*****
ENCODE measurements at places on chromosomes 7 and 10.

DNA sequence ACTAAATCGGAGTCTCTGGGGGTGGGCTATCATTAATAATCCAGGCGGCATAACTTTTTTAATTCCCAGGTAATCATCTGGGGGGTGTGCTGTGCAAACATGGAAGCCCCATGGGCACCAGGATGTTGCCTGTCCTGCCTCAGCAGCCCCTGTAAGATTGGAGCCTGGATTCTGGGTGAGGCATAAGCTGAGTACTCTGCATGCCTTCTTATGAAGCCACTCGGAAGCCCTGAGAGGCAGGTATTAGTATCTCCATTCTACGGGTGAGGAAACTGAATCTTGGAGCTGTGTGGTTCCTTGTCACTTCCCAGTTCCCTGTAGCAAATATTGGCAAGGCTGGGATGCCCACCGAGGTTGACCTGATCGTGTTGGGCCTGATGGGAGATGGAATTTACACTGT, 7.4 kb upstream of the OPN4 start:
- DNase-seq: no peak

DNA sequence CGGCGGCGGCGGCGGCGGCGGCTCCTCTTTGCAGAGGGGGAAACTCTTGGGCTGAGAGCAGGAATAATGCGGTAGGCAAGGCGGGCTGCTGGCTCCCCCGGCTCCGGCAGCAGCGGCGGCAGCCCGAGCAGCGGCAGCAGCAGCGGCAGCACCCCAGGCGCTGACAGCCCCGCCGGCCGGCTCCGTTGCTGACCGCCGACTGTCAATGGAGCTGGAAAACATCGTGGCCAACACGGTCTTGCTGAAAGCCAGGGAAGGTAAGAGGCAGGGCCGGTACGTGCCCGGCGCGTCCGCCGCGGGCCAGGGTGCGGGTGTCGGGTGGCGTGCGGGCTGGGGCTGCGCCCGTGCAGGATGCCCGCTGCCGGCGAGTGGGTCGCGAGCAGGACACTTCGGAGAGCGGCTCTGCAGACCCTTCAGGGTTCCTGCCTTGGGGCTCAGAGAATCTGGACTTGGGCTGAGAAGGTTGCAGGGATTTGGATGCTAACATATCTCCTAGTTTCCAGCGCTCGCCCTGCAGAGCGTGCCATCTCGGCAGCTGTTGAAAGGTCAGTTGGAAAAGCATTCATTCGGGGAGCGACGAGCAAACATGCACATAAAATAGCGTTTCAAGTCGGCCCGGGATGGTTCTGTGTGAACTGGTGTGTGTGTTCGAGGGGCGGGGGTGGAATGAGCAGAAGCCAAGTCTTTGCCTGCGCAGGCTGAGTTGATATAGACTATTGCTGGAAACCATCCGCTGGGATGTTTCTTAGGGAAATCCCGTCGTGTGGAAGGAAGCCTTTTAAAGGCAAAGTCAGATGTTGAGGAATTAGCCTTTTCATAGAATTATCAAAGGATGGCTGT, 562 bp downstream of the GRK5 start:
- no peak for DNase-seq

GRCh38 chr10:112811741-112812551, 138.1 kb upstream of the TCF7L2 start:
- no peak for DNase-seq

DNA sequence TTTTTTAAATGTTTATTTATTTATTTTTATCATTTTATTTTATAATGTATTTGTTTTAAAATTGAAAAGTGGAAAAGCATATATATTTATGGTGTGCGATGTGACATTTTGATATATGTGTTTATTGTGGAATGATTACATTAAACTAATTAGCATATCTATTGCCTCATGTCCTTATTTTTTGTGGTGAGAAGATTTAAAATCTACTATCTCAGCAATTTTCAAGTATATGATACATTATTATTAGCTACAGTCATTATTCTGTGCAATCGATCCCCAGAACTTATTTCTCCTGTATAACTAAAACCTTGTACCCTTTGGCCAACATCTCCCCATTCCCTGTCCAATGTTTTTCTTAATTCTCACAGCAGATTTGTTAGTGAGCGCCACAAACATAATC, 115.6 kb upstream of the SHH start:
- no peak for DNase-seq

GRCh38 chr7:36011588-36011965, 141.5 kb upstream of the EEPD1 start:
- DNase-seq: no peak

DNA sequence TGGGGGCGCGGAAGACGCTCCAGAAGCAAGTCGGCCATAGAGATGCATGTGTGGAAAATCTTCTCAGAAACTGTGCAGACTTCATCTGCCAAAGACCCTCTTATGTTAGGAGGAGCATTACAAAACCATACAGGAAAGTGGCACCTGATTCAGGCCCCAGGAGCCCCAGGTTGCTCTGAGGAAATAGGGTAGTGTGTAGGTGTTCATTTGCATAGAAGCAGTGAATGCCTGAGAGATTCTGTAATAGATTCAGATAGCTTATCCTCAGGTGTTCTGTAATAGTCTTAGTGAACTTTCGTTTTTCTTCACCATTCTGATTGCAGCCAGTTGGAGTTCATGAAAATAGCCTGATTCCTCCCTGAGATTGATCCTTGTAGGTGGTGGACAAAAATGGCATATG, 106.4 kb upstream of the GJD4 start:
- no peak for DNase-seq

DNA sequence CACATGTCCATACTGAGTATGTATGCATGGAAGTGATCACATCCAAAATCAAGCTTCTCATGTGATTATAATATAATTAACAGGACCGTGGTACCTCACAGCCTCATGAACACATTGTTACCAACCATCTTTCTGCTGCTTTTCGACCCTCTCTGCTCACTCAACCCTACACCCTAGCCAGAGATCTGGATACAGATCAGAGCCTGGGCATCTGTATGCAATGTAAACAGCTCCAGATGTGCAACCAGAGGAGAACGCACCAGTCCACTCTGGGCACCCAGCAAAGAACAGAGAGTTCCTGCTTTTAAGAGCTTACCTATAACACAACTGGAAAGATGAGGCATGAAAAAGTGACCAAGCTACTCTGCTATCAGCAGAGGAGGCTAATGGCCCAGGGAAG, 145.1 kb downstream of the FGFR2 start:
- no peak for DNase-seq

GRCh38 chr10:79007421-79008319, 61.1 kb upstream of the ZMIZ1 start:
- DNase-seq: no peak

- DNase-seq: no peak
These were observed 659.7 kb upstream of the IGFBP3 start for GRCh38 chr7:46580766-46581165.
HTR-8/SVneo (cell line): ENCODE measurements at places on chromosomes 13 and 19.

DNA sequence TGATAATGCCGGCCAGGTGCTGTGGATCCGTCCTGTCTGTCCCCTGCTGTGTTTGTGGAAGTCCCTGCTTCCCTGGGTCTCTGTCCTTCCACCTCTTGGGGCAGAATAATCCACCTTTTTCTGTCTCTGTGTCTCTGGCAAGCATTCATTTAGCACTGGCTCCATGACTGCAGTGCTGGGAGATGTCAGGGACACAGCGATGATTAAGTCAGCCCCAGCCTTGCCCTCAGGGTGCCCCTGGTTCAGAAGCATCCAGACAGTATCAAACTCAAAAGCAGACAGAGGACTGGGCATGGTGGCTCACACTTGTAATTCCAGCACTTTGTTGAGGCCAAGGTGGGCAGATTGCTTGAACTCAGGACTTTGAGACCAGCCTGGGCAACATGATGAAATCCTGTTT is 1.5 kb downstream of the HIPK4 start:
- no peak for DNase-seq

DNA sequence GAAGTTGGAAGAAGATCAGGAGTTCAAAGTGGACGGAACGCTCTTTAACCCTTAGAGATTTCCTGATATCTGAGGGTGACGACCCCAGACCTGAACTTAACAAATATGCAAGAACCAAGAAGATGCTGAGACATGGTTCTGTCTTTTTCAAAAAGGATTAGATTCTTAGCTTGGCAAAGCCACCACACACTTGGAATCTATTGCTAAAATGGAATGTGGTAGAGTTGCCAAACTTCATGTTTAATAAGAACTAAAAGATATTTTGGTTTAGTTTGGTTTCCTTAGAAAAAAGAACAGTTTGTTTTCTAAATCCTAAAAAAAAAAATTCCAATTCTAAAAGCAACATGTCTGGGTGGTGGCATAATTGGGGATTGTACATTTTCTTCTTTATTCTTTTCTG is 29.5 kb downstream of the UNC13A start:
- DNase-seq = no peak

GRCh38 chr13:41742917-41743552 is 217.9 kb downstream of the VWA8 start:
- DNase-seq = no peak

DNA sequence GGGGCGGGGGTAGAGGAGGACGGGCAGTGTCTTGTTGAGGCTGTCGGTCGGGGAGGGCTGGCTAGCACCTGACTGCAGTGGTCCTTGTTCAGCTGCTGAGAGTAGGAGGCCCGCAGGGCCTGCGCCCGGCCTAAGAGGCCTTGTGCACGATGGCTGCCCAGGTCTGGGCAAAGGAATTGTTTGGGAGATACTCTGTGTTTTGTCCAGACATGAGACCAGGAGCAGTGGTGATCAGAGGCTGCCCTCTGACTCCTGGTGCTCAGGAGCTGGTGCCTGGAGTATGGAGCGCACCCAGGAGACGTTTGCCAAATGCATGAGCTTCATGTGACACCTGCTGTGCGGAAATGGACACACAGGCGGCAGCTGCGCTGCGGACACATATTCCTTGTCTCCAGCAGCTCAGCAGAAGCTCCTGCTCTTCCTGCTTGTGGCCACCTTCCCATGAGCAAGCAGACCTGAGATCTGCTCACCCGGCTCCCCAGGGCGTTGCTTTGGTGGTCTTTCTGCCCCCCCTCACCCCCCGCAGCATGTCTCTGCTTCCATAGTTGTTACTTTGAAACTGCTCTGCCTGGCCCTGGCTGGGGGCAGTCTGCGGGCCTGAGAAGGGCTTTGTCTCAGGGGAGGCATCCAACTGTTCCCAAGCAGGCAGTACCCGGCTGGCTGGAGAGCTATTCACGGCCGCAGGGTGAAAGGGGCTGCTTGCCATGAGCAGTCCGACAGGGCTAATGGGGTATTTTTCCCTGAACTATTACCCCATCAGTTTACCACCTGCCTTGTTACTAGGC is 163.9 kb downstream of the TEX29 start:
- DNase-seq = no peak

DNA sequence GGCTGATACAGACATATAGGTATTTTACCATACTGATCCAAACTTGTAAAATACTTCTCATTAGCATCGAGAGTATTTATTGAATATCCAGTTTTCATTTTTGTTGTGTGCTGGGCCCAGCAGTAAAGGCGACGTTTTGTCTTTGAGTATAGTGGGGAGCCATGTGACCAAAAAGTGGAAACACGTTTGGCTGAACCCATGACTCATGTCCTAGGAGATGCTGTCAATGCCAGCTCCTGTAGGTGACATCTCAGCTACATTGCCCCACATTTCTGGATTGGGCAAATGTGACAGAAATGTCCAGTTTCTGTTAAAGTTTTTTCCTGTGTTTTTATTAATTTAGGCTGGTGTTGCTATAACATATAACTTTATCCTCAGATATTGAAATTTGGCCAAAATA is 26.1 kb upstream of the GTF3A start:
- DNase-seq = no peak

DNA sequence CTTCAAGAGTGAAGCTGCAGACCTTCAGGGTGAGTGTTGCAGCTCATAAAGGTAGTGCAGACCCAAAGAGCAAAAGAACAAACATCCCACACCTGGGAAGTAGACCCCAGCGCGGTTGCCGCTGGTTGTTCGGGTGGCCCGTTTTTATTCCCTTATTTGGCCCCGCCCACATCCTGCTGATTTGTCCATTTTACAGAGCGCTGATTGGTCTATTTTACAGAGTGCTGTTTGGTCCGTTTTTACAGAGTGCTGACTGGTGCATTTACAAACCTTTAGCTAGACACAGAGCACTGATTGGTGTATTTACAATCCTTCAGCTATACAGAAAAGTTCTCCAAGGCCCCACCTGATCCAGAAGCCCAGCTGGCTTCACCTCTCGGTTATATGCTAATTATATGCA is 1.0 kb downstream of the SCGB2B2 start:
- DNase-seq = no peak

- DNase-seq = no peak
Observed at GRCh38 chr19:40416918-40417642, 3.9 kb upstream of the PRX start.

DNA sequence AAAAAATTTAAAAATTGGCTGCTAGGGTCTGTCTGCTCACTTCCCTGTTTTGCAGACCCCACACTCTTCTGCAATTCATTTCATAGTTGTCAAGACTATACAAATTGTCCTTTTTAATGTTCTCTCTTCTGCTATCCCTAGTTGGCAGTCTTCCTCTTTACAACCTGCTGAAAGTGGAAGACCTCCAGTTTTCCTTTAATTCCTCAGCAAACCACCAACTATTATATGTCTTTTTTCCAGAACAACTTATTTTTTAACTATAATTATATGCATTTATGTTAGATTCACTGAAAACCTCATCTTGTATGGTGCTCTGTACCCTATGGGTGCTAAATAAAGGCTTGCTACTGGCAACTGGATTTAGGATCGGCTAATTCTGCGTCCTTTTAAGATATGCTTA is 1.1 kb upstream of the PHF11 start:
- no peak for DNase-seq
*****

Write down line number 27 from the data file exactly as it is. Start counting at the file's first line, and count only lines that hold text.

DNA sequence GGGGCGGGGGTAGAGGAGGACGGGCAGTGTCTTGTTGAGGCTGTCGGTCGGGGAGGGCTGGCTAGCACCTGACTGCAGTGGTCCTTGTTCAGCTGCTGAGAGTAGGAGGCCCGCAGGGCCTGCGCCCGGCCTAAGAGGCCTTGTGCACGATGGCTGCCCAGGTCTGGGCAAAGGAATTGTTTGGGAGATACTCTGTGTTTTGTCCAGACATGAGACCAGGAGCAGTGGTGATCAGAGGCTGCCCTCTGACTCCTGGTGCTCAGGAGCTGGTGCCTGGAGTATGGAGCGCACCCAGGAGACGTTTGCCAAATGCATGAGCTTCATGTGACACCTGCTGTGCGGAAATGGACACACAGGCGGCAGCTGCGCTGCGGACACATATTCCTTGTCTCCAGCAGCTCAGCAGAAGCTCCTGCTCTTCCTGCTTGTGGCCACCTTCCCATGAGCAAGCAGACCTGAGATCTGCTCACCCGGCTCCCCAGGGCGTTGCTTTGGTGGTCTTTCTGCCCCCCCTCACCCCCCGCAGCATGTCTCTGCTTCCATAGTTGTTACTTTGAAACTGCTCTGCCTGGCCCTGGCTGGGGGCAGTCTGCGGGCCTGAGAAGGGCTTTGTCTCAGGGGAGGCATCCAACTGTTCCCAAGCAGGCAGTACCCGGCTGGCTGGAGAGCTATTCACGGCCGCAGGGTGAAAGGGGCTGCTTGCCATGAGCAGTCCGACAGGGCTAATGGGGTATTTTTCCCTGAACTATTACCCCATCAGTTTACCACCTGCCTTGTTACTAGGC is 163.9 kb downstream of the TEX29 start: